My fellow Marine and I were trapped. We found out later that they were sending four 12-foot john boats, each equipped with a five horsepower engine. Several hours later they arrived at our position. The first boat went beside the pontoon bridge and a second boat went a short distance farther up the river. The third boat stayed back, and the fourth boat came to the bank, allowing us to board. We all turned slowly and set out for Main Side.
Back at Main Side, my fellow Marine and I were given several large books to look through. From those pictures, we identified the Russian tank.
We had not eaten for several hours, so we went to the Mess Hall and then to our barracks. After some time, the siren sounded. We filed by the utility room, grabbed a haversack and boarded the trucks for the trench lines. We spread out through the lines and the sand bag bunker that we had built previously. We stayed that night and the next day. We were told that the president would make a speech over the radio and television.
A few of us had the old hand-held transistor radios and some of these were able to pick up WWVA Wheeling and listen to music. When evening came and President Kennedy came on the radio, he stated that he had ordered a blockade be placed around the island of Cuba.
Our mission changed after that speech. A lot of things took place. We were issued more ammunition and hand grenades and were briefed on what was happening. Our remaining battalion that had been around the island of Viaques for training was immediately brought back to reinforce us. A great number of aircraft started flying in, and huge amounts of supplies were unloaded. We had been pulled back to allow the Navy's Mobile Construction Battalion 4 to build 18-inch reinforced concrete bunkers for the Marines. After a brief period behind the lines, we went back to the bunkers and remained there until the crisis was past.
At one time, we had been pulled back to another position for what was called R&R. We had makeshift shelters to stay out of the weather, which was unpredictable. We were taken in a detail of about 13 men or three Marine fire teams to an area set up as portable showers. We could shower, put our clothes back on, and go to our positions, allowing other Marines to use the facility. At one time the American Red Cross came and gave us new fatigues, underwear and socks. According to the Red Cross speech, they were from the people back home thanking us for being there.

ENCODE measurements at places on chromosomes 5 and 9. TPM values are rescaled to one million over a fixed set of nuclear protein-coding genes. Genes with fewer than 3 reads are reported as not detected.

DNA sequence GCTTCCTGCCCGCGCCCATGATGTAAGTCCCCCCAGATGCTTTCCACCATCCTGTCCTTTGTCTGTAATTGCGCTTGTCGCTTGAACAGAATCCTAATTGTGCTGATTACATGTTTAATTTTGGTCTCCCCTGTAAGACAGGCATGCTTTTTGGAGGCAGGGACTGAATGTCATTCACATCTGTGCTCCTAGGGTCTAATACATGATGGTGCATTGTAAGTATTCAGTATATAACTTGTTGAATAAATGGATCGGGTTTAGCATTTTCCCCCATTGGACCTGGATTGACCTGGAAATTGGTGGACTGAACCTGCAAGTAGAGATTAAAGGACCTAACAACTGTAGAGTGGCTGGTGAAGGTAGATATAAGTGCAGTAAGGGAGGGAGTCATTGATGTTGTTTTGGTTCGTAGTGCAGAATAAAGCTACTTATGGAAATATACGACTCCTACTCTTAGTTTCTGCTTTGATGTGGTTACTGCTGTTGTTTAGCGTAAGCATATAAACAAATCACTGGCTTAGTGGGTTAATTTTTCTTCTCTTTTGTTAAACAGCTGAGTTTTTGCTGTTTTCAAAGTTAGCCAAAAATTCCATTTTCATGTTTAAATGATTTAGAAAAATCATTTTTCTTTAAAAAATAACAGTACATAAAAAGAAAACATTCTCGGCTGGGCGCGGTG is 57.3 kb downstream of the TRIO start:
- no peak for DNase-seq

With our new bunkers and new clothes, we spent the next few months waiting for something to happen. We had all been trained and were ready to complete any mission that our commander-in-chief deemed necessary.
Some time in November we received word that we were going home to Camp Lejeune. There we were given our back pay and went to pick up our leave papers. We found, to our disappointment, that a Red Cross representative was on hand to collect the cost of the clothes that we thought were a gift of the American people. After paying him, we were given our leave papers.
I honor the Marines of Echo Company, 2nd Battalion, 2nd Marines, 2nd Marine Division of Camp Lejeune, N.C. I would have liked to thank President John F. Kennedy for taking quick action, when he found that not only missiles but also tanks and other equipment were on the island of Cuba, to avert the possibility of all-out nuclear war. Unfortunately his untimely death prevented it.